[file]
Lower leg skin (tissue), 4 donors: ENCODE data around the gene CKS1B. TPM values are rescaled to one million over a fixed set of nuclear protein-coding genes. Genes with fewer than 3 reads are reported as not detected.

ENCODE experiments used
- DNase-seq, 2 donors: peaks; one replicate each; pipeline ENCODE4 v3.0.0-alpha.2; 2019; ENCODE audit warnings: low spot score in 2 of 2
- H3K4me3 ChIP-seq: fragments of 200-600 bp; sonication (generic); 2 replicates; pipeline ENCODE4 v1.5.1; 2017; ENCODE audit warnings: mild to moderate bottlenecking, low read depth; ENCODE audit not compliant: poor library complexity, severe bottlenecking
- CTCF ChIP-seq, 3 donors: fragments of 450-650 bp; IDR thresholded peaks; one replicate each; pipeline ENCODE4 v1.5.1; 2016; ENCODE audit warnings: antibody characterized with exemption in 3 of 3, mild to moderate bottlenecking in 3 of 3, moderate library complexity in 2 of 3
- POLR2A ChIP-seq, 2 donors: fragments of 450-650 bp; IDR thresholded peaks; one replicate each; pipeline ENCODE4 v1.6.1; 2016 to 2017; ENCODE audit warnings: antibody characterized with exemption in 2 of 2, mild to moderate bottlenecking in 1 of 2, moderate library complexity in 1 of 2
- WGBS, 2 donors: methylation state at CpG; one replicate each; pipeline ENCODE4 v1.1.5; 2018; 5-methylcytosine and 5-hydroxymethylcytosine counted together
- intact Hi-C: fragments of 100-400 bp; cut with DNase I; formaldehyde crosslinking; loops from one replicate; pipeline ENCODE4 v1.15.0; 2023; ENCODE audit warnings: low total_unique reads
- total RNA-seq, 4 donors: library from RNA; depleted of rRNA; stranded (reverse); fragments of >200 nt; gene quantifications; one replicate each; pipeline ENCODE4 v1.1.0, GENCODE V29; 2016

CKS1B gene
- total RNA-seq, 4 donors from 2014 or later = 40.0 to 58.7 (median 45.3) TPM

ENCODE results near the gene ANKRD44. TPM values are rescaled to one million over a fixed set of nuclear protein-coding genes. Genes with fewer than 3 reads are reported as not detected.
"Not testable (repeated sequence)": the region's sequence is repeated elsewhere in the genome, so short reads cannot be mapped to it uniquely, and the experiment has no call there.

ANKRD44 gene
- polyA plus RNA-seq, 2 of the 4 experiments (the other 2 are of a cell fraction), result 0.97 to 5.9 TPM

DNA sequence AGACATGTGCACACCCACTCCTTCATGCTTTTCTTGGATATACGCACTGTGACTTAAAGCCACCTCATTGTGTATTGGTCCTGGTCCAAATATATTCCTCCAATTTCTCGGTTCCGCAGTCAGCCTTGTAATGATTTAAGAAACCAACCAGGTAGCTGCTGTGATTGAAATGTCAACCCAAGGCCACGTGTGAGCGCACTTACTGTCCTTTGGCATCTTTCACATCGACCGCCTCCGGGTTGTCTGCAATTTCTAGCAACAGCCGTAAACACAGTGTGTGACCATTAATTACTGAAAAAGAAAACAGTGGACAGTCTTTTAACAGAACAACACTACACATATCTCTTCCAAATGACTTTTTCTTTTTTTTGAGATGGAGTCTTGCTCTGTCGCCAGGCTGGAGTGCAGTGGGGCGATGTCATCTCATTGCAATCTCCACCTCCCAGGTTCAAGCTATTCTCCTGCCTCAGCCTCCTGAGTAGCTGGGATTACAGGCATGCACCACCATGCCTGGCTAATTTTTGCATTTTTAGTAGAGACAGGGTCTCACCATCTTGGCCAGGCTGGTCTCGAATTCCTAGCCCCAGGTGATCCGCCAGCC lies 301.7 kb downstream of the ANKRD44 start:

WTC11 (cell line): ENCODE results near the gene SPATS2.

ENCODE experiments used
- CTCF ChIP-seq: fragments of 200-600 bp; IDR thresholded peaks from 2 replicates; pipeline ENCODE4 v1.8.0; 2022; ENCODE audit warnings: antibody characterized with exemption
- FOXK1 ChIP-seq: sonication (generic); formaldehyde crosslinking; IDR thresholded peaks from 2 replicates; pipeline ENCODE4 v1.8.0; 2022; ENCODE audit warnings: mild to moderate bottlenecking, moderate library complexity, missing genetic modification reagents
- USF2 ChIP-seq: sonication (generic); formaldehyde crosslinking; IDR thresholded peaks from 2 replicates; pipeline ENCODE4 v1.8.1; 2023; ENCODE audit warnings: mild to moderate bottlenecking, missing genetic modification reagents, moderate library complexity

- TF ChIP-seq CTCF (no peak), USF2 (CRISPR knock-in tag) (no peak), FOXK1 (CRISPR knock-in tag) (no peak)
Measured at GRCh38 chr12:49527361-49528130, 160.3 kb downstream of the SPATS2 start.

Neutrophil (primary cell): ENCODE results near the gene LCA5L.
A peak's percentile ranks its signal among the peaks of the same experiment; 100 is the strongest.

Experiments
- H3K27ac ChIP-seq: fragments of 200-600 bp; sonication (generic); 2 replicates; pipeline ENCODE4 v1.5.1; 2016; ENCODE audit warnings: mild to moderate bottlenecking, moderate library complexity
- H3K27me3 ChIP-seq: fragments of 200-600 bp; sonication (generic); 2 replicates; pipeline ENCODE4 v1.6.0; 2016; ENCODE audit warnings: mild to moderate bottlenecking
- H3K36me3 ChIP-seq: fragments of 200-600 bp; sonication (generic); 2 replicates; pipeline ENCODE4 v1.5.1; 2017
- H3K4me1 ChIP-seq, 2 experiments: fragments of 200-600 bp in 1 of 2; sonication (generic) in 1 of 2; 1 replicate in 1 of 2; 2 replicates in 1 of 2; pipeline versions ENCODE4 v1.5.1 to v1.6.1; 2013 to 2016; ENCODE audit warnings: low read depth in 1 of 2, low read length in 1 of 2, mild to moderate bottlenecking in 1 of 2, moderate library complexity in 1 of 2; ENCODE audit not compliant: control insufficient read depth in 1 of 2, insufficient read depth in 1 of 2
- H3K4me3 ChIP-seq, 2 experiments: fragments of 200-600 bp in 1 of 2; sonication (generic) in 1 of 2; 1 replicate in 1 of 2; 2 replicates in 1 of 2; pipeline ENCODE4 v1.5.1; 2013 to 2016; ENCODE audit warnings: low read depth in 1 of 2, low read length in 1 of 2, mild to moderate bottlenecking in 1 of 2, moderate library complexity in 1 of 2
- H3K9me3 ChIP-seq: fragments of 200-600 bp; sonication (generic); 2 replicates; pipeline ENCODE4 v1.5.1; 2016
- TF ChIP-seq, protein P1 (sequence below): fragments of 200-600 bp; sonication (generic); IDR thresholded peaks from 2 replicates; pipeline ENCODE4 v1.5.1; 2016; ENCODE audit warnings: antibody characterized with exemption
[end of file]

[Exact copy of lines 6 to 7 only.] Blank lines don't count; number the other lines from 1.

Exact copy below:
- POLR2A ChIP-seq, 2 donors: fragments of 450-650 bp; IDR thresholded peaks; one replicate each; pipeline ENCODE4 v1.6.1; 2016 to 2017; ENCODE audit warnings: antibody characterized with exemption in 2 of 2, mild to moderate bottlenecking in 1 of 2, moderate library complexity in 1 of 2
- WGBS, 2 donors: methylation state at CpG; one replicate each; pipeline ENCODE4 v1.1.5; 2018; 5-methylcytosine and 5-hydroxymethylcytosine counted together